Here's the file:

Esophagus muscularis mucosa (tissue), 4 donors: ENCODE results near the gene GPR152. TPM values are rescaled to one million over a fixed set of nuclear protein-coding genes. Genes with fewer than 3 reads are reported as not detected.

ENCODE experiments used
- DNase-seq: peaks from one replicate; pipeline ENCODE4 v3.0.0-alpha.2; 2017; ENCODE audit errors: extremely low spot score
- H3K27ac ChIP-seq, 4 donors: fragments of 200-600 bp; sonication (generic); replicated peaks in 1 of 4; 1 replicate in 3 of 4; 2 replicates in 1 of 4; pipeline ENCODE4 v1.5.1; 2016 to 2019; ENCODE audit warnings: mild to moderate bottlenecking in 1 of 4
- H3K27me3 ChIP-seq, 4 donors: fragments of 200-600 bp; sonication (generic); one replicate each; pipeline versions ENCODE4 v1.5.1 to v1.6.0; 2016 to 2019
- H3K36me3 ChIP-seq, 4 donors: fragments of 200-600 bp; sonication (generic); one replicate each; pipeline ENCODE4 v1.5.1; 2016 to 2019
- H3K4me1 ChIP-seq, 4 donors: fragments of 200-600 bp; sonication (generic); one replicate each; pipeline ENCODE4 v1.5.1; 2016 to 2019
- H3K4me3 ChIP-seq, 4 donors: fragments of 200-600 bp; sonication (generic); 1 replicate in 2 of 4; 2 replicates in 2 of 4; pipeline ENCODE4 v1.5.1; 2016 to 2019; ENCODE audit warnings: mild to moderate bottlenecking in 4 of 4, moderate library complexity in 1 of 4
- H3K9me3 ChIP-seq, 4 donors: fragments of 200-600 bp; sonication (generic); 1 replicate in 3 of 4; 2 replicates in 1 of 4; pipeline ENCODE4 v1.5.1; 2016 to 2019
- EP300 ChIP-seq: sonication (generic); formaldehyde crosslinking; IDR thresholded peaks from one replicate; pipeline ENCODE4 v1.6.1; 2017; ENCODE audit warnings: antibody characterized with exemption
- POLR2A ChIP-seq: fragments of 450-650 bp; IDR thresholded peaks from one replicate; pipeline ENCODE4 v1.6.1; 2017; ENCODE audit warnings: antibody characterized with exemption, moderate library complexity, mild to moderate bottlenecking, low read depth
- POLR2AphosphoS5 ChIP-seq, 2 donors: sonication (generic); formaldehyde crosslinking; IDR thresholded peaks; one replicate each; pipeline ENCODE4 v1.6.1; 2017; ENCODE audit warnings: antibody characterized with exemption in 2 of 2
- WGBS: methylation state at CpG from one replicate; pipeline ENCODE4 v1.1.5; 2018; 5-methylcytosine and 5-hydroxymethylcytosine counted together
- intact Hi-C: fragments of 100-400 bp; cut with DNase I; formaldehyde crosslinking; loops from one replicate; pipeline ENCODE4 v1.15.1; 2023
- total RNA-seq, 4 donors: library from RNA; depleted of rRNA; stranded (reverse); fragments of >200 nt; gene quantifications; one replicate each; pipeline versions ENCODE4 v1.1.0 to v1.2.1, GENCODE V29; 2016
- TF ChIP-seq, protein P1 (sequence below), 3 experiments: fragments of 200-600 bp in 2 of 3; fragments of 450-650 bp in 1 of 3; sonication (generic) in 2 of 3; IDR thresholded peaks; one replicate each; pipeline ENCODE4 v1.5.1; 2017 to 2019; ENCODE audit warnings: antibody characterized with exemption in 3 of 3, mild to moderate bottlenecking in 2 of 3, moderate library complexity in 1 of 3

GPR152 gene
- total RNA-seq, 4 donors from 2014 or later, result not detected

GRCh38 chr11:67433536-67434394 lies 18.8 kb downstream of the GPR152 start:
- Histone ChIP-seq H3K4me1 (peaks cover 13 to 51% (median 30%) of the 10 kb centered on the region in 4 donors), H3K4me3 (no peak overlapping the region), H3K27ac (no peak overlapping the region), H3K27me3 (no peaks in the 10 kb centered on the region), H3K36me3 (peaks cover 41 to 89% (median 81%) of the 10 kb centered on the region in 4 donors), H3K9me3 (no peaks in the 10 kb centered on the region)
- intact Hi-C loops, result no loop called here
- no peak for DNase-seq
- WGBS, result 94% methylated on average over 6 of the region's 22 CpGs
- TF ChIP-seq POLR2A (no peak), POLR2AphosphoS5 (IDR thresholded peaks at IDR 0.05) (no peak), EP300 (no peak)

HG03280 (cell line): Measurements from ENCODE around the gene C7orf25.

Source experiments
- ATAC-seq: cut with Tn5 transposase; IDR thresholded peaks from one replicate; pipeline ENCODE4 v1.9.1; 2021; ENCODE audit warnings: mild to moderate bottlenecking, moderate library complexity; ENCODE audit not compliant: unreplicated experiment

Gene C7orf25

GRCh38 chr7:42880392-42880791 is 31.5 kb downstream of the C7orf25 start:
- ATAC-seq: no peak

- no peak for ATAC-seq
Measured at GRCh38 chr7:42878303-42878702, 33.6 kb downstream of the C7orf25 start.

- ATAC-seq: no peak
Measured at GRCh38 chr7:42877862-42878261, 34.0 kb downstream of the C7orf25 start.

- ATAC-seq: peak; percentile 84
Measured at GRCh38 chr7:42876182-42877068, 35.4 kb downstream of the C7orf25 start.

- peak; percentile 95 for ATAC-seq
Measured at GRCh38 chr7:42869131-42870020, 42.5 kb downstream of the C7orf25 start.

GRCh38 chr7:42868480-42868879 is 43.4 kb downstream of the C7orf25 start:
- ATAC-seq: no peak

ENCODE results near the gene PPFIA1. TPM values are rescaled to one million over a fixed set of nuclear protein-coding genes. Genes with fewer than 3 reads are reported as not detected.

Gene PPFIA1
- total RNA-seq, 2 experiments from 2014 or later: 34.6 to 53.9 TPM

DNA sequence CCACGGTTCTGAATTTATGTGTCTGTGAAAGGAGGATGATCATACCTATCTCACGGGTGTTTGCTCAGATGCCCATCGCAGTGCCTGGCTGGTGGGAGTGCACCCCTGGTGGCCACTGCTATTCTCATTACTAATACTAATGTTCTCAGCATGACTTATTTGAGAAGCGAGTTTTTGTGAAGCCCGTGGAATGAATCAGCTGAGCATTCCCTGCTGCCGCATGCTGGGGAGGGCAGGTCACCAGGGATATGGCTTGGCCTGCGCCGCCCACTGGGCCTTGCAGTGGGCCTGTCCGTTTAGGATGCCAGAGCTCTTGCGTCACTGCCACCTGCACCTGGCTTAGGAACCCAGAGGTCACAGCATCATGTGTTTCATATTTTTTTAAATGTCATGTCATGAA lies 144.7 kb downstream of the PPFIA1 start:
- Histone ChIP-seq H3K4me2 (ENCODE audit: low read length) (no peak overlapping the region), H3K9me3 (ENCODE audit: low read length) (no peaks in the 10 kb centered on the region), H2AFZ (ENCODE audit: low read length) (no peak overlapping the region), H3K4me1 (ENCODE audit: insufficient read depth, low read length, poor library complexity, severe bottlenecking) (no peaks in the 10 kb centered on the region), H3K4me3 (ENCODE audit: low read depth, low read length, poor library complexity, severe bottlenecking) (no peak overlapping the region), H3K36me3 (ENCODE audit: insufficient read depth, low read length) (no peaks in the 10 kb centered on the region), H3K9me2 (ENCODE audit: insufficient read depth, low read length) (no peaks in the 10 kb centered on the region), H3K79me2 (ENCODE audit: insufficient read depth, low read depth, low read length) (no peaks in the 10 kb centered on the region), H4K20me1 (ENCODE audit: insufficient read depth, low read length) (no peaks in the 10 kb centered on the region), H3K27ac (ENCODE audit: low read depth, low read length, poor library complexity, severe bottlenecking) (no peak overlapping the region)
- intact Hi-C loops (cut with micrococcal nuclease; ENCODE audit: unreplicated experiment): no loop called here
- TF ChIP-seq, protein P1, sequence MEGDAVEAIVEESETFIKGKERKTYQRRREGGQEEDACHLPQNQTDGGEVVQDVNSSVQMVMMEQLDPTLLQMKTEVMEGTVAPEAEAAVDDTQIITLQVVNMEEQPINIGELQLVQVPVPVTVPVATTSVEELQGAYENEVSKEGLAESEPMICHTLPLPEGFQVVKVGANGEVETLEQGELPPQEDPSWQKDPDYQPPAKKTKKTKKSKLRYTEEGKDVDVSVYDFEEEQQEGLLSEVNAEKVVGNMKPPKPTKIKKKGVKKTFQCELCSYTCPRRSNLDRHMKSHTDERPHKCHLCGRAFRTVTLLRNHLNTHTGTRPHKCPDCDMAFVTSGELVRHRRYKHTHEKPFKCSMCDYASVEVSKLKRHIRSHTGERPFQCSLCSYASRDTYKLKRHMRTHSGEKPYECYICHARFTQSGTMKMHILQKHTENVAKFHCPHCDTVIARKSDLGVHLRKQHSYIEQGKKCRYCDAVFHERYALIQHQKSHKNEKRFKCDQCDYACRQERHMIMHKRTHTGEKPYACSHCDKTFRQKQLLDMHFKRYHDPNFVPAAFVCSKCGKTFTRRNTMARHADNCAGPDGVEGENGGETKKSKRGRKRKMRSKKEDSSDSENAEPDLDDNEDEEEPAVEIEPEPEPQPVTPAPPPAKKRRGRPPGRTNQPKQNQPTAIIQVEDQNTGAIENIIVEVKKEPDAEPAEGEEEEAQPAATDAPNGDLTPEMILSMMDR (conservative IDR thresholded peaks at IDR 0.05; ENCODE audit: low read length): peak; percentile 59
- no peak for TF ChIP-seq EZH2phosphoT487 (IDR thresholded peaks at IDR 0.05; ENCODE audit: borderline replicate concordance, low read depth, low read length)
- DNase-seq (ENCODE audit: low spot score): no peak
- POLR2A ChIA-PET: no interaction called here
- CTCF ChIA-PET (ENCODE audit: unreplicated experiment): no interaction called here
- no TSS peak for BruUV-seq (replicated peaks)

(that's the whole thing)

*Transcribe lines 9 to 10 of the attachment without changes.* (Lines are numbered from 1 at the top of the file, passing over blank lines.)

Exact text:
- H3K9me3 ChIP-seq, 4 donors: fragments of 200-600 bp; sonication (generic); 1 replicate in 3 of 4; 2 replicates in 1 of 4; pipeline ENCODE4 v1.5.1; 2016 to 2019
- EP300 ChIP-seq: sonication (generic); formaldehyde crosslinking; IDR thresholded peaks from one replicate; pipeline ENCODE4 v1.6.1; 2017; ENCODE audit warnings: antibody characterized with exemption